Mpumelelo Mkhabela: Why we need to recharge our batteries of patriotism
Finance Minister Tito Mboweni has created a reputation on Twitter as an unofficial de facto ambassador of Kigali, the capital city of Rwanda.
His social media followers regularly tease him about his admiration of Kigali. It has gotten to a point where a lot of what he says on Twitter lately is linked to Kigali, however unrelated.
It is reminiscent of Western Cape Premier Helen Zille's infamous admiration of Singapore, the country that inspired her controversial colonial tweets. There was a time she could hardly say something without her followers sarcastically responding by referring to Singapore.
There's a difference though: Mboweni's followers are amused; Zille's were outraged.
It appears Mboweni and Paul Kagame, the President of Rwanda, have become best friends. In 2016, Kagame appointed Mboweni as one of the top experts to advise on African Union reforms to make the continental organisation more effective. The AU had appointed Kagame to lead the reform process.
The AU work meant Mboweni, the former governor of the South African Reserve Bank, would visit Kigali regularly for meetings. He was, as are many others who have visited Rwanda, very impressed with Kigali's cleanliness.
Thus began Mboweni's public endorsement of Kigali as the best place to visit and emulate. Since then, the picturesque Magoebaskloof, where Mboweni lives in Limpopo, has a competitor among the places he promotes to his social media followers.
Herman Mashaba, the mayor of Johannesburg, was also so impressed with Kigali's cleanliness that he adopted a similar cleaning campaign. Like Mboweni, he leaves no doubt that he admires Rwanda and its leader.
Interestingly, Mboweni recently contrasted Johannesburg's filthiness with Kigali's cleanliness.
Mboweni and Mashaba are entitled to speak good of Kigali and Rwanda, particularly if the intention is to learn. So is Zille on Singapore, albeit on a different note, I must add.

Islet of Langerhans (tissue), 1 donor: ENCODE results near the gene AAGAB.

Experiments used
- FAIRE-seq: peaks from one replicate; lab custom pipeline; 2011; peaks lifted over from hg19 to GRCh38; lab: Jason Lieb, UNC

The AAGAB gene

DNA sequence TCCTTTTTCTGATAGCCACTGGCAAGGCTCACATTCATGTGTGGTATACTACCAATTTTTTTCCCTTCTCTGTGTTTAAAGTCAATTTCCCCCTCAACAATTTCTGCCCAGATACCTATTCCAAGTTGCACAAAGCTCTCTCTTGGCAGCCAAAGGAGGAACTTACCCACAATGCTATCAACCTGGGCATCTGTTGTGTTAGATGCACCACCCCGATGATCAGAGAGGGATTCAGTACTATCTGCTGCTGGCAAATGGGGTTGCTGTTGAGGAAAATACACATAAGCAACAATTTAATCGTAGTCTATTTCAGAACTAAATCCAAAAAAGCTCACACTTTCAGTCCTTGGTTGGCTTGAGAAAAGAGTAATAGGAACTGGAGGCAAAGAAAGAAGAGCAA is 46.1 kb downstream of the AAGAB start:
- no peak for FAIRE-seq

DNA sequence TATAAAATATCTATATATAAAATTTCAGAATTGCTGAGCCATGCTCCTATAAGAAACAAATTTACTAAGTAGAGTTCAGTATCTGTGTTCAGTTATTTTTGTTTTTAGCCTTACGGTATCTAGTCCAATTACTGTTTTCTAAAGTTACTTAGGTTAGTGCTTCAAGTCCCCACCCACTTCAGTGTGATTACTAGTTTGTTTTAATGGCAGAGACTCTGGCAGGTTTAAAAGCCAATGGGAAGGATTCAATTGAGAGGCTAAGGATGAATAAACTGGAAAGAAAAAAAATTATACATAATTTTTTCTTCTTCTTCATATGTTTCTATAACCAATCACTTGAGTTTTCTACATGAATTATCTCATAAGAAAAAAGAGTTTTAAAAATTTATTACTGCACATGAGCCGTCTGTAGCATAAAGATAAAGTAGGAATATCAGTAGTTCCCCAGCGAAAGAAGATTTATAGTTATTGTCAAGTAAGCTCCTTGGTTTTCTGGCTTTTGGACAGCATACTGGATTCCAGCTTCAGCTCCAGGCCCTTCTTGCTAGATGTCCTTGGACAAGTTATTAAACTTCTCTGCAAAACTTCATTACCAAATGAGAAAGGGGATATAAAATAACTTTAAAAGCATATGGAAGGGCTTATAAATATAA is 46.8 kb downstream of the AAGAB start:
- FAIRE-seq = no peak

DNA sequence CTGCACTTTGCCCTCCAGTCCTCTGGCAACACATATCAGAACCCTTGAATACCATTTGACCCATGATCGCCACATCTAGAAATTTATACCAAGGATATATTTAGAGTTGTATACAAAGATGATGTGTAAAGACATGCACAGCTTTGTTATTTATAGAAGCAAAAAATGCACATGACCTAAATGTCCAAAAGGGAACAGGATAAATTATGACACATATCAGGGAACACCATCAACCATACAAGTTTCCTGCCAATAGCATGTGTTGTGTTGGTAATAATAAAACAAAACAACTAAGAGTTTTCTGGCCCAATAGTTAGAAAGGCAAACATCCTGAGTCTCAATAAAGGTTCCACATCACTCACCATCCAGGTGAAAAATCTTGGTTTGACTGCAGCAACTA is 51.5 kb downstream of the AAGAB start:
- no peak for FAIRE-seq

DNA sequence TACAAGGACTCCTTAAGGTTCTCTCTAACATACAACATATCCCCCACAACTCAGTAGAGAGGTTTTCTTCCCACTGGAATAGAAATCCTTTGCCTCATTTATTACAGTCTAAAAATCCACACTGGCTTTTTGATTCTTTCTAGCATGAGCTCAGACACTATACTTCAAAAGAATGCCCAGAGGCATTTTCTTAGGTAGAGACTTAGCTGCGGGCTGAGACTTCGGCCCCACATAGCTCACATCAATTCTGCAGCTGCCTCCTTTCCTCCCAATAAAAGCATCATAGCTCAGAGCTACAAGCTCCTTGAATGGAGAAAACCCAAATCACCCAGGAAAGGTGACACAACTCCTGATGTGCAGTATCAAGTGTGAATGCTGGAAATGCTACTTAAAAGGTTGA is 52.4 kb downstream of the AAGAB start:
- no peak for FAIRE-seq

We can only be a great nation if we have the necessary humility to learn from others. The global cross-pollination of good ideas and innovation can only make the world a better place.
But public endorsement of the competitive advantages of other nations must not come at the expense of promoting our own country and its own unique features.
Rwanda's efficiency and cleanliness are its competitive branding story internationally. Kagame's government went to the extent of controversially buying expensive branding on the sleeve of Arsenal's football shirts.
What is South Africa's story? Of course, South Africa has multiple competitive advantages. It would be so unfair to Rwanda to even begin drawing up contrasts. On cleanliness alone, we have a country that is regularly acknowledged internationally. Let's leave it to Mboweni to tweet about it and for Mashaba to learn from it.
Notwithstanding many of our problems, South Africa is a great country. We take it for granted because we have it, but our Constitution is remarkable. Flowing from it are wonderful institutions and a noisy but flourishing democratic culture.
We have a huge natural resource endowment. With a positive attitude among the business community and a sound working relationship with government, the endowment can be converted to an economic success story. We also have good homegrown, globally competitive companies that are regularly enticed by other countries as investors, like we do others when our government goes around the world looking for good investors.
We host many companies who believe in South Africa because of its strong financial system, sound regulatory environment, a competent and independent judiciary, and no arbitrary deprivation of property or assets. Take it for granted if you want, but these form part of the South Africa's story.
I need not mention tourist destinations. There are so many, I might inadvertently underestimate some of them.
Tourism Minister Derek Hanekom is best placed.
The challenge for South Africa is to make sure that we don't use our constitutionally enshrined political freedoms to tear ourselves apart. Yes, we need political competition, but not a political race to the bottom where political parties seek and get votes by promising to tear apart the very foundation that makes it possible for them to be active in politics. That foundation is constitutionalism.
It would be great to see our leaders in all sectors regularly boast about our powerful constitutional system, our institutions, our tourism destinations, our political culture as outspoken citizens (no adverse consequences for doing so), our human rights and our attractiveness as a place where people from all over the world come and do business.
In other words, we need to recharge our batteries of patriotism.
- Mkhabela is a political analyst and regular columnist for News24.
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